Wideband HF with 16 Channels
Following the first test of its developmental wideband HR radio by French forces at the end of 2016, Thales is planning on carrying out a NATO-level demonstration later this year.
The 2016 testing came under the Salamandre project that Thales was contracted by the French DGA defence procurement agency to carry out, and involved a prototype radio transferring web and images.
“We now plan to do a demonstration at NATO level, possibly in September,” Philippe Crambert, technical lead for wideband radios at the company, told media at Thales’ Innovation Days exhibition in Paris on 1 March. A so-called ‘Five Eyes’ demonstration is also being planned, and will help move the radio towards a production phase, for which Thales is in negotiations with the DGA. “Our first target is France, but we are negotiating with other countries around the world,” Crambert said.
HF radios can operate at ranges of multiple hundreds of kilometres, Crambert added, which far exceeds UHF radios that carry out the same task. “Only satellite can compete with HF when it comes to range, but that is expensive,” he said.
Narrowband HF is limited by the data transfer rate, and while developments have been made in recent years, this is still not on par with wideband HF, Crambert noted, adding that the only modern feature is email, and frequencies over narrowband tend to drop in and out of range.
Wideband HF, on the other hand, transmits over several different frequencies, and Thales’ offering has 16 different channels for this with transmission rates that are some eight times better, Crambert said. “The resilience of the link is something that is just as important – or even more important – than the data rate though,” he said.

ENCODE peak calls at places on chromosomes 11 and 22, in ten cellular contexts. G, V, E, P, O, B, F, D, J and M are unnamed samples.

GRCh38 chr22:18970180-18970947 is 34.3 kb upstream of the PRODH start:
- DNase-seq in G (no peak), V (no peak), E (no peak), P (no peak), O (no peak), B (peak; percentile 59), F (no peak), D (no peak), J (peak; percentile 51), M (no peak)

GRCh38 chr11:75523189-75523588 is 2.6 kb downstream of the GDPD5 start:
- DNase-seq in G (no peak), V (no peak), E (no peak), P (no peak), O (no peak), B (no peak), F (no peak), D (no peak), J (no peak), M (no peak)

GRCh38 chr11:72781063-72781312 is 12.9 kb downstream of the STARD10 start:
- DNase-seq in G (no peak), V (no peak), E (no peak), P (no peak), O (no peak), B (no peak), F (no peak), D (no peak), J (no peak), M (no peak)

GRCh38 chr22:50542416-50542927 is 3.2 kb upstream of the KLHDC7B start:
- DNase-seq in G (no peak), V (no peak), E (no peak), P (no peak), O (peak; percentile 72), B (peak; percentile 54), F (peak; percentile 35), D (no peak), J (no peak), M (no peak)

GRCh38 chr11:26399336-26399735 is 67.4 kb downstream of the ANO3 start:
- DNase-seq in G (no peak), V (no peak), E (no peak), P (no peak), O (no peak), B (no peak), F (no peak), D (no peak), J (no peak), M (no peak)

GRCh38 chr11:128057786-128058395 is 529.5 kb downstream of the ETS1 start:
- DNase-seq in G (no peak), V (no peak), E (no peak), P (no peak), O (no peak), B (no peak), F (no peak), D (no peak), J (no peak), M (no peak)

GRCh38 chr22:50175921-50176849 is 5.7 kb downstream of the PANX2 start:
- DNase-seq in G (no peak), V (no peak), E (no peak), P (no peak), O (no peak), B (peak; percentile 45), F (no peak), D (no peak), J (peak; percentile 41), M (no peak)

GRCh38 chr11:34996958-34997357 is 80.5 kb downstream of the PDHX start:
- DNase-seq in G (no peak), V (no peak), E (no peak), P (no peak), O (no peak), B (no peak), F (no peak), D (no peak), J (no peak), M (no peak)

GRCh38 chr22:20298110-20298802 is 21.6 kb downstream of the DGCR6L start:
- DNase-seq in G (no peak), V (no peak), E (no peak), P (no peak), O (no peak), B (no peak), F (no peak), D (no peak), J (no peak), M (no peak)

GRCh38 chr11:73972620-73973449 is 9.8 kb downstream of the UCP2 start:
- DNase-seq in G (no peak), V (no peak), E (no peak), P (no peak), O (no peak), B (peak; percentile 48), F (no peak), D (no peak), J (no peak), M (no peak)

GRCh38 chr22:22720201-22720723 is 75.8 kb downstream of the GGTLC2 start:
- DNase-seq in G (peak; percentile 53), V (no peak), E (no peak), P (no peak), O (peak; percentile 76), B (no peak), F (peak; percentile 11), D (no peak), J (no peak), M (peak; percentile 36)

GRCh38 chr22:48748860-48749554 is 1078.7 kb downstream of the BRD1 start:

The radio listens to a wide section of the frequency spectrum, and is able to switch between the different bands automatically with up to four bands running at once.
Thales has also added a digital 4G software upgrade capability to its SOTAS vehicle radio system. The company said that this type of feature is already available for civilian use, but is not commonplace with military users. The new capability is ready to be acquired now, and is in the early stages of rollout. An IP-based system such as this will allow additional services to be added as required, and it will be able to be installed on smartphones and other digital devices.
Only registered users will be able to access the 4G network, and layers of security can be added to the system, including a VPN, the company says.
It adds that most ruggedised military equipment will now have a digital link, opening it up to add the 4G capability on top, which will allow high data rates to be transmitted.
Additionally, because this can be provided as a software upgrade for a central processing unit like SOTAS, it does not burden the radio in any way, and just requires space in the system to accept the new capability.